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2016 Small Grants Winner

Milena Frazer, RN

Connecticut Children’s Medical Center
Improving Thermoregulation in Our Low Birth Weight Population in the Golden Hour

At what institute are you currently conducting your research?

I’m conducting my research at Connecticut Children’s Medical Center’s NICU in Hartford, CT with an amazing and supportive unit. My co-researcher is Amy Ciarlo, RN, and our mentors are Carrie-Ellen Briere PHD, RN and Jill Herr NNP. Also, our medical director Dr. James Moore and nursing director Marge Julian have cheered us on all along the way.

What is the main focus of your research?

Our research is working to improve delivery room/admission thermoregulation for low birth weight babies. Through Vermont Oxford Network data we realized that other units were much better at preventing hypothermia on admission with LBWs. Our unit has some environmental barriers to managing temperature regulation and we realized there was a need for additional staff education. We have already made great strides improving our admission temperatures and look forward to our continued success.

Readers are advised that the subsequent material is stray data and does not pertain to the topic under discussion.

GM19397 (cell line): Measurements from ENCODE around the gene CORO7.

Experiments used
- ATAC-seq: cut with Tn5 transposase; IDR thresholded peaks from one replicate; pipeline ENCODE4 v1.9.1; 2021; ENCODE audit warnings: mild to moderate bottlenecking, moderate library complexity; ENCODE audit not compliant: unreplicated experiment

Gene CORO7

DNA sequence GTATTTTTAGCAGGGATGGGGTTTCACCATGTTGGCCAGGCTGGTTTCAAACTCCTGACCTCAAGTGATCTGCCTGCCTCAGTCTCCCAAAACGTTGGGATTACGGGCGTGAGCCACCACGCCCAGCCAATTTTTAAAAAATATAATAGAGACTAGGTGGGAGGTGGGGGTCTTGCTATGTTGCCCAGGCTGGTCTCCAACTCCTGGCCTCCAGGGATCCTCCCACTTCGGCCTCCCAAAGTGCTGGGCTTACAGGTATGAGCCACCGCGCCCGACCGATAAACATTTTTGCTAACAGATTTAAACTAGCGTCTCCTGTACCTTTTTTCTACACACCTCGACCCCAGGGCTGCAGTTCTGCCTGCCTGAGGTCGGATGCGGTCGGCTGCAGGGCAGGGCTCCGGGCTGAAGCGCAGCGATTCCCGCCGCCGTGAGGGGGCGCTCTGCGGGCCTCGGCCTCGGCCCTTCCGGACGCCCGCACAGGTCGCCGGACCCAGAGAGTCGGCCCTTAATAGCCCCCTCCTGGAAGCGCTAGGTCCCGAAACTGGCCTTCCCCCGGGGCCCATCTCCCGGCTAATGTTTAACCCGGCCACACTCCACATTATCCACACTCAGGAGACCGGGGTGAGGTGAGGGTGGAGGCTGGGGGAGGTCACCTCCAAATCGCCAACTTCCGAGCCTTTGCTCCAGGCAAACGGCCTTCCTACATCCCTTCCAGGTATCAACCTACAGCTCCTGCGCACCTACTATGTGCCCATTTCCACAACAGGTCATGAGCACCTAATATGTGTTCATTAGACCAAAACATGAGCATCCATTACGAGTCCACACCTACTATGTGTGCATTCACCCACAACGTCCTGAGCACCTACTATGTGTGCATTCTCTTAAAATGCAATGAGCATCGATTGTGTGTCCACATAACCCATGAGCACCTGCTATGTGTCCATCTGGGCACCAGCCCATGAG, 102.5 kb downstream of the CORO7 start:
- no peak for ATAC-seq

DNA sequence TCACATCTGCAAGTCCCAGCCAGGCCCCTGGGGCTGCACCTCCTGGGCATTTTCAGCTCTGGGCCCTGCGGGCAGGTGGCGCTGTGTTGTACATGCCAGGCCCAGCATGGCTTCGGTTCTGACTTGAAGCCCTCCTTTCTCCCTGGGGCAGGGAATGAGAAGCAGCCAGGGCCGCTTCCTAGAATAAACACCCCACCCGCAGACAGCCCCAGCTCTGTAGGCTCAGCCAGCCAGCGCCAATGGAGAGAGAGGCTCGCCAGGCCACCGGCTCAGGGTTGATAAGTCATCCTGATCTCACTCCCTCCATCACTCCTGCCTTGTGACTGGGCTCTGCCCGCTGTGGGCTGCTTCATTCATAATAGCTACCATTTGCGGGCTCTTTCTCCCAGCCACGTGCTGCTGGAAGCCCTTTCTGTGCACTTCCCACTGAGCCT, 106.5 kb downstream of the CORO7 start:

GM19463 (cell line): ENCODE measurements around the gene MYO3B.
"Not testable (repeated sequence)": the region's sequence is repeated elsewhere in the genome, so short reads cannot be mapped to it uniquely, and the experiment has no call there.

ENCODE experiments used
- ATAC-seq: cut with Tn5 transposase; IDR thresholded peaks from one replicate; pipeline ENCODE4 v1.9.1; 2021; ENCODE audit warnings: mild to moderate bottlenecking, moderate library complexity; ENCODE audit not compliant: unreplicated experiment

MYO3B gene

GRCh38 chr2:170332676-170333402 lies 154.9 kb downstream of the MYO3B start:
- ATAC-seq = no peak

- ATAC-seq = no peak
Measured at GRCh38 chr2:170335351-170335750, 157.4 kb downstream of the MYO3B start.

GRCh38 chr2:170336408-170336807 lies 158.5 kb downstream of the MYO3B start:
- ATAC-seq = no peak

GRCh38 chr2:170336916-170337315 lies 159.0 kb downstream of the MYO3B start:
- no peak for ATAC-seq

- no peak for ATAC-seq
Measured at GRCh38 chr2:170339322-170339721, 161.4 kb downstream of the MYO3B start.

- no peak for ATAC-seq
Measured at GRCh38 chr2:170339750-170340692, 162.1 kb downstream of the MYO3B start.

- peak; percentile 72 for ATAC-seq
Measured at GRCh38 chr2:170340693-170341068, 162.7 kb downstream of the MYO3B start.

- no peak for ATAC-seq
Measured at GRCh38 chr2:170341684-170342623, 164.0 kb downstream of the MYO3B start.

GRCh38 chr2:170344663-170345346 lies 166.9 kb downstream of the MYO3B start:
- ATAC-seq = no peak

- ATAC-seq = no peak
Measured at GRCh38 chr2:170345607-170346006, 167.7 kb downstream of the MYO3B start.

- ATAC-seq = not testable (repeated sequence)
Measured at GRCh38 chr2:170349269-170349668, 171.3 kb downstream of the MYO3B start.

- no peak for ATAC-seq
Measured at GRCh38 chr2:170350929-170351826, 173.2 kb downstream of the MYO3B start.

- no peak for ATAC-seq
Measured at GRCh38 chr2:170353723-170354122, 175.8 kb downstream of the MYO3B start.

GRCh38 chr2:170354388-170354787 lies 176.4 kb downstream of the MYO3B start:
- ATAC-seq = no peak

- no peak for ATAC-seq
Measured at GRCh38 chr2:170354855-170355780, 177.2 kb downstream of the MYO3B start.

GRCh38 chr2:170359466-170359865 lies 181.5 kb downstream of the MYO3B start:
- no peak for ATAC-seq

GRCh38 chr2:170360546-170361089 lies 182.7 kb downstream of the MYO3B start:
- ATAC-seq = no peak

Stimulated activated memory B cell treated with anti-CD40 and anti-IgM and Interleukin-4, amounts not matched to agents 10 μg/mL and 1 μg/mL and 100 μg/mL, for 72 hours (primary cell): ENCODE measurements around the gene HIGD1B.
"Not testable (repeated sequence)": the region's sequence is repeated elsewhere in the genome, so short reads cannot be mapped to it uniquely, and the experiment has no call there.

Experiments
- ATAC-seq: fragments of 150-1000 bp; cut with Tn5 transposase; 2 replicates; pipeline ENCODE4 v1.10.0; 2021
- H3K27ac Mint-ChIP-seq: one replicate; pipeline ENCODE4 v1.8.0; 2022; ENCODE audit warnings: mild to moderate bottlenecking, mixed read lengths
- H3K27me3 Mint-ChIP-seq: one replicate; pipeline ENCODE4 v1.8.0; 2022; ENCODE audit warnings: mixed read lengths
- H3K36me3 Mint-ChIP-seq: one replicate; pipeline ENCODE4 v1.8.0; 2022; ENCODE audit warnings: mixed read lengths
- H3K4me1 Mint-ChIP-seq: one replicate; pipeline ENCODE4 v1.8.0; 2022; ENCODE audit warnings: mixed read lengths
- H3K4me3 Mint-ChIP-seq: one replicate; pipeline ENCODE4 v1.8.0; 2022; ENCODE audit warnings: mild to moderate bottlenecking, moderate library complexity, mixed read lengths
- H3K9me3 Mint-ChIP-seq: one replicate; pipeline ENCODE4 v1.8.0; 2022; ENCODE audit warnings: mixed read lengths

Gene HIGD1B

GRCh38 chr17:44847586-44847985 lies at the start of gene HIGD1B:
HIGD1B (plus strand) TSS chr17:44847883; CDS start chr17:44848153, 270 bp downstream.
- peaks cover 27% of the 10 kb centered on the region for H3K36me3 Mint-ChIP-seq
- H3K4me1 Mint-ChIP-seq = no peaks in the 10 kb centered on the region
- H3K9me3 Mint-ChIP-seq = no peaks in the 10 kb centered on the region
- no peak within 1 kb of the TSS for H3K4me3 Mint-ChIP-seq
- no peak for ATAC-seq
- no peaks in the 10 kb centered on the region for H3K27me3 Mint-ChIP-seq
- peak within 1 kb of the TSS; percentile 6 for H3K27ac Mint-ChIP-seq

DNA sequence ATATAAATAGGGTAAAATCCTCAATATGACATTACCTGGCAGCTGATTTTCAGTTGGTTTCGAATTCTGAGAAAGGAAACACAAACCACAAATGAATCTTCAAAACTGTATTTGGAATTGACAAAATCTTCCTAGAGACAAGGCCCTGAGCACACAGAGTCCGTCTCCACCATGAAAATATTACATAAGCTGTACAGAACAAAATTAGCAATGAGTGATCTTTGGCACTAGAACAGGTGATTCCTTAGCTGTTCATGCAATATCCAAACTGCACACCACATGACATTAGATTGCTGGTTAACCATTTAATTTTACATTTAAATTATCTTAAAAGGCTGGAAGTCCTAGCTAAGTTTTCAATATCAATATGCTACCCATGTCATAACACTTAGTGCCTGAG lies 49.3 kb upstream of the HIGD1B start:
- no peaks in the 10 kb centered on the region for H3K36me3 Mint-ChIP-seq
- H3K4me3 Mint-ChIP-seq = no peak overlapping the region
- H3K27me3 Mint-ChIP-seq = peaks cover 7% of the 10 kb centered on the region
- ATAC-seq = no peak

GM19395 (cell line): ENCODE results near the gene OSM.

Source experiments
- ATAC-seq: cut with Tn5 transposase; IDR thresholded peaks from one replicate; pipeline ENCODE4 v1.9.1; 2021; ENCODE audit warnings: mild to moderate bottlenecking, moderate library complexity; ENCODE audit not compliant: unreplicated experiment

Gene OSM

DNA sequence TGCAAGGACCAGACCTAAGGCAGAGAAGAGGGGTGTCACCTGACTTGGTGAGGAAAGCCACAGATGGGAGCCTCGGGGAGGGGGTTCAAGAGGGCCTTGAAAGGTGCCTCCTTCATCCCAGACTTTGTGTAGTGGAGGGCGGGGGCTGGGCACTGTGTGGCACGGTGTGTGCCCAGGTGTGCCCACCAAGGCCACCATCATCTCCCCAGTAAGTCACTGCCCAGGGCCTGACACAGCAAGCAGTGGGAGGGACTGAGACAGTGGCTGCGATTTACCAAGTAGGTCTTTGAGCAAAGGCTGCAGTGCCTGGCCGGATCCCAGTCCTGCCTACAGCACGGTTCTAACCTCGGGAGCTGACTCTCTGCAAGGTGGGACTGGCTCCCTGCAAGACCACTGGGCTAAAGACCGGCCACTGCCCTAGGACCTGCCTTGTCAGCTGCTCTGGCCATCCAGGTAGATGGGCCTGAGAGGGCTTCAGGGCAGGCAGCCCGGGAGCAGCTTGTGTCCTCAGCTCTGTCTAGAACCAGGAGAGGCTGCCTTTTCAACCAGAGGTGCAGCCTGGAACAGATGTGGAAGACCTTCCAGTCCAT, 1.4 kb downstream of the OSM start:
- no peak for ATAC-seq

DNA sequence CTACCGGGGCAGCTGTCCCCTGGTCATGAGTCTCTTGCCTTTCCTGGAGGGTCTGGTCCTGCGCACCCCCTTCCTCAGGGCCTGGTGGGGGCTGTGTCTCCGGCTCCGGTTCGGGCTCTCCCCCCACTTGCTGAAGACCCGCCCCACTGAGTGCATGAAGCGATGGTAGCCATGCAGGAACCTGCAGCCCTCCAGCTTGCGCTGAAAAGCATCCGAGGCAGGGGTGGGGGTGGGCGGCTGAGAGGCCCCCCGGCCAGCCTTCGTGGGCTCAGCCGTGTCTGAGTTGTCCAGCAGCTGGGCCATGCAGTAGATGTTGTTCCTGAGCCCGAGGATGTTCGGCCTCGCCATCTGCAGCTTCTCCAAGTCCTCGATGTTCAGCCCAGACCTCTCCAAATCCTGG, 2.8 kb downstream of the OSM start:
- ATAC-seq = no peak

How did receiving the NANN Research Institute’s Small Grants Award positively impact your career?

The opportunity to come out to NANN’s conference in the Fall to accept my grant will allow me to network and meet fellow NICU nurses. I hope to share our work and learn about what other NICUs are doing with similar issues or concerns. As a bedside NICU nurse for 17 years I’ve been lucky to make a difference with so many babies but this grant will allow me to make an impact on a bigger scale.

Why is your work important and how does it advance the field of neonatal nursing?

The dangers of hypothermia for babies is clear in the literature however many units like ours struggle to remain consistent with admission thermoregulation. The World Health Organization and American Academy of Pediatrics have brought thermoregulation to the forefront but there are level IV NICUs that still need to work and make protocols to prevent hypothermia. I believe that continued awareness and education along with proper equipment and training is the key to preventing LBWs from unintended hypothermia.

In what ways does NANN membership add value to your professional development?

I’m able to attend the national conference in the Fall which will allow me attend a variety of interesting colleagues. I could also have discussions in forums directly with neonatal staff from all over the country about their units’ practices. In addition, my NANN membership has given me access to several publications with up to date neonatal nursing news that are relevant to my current practice.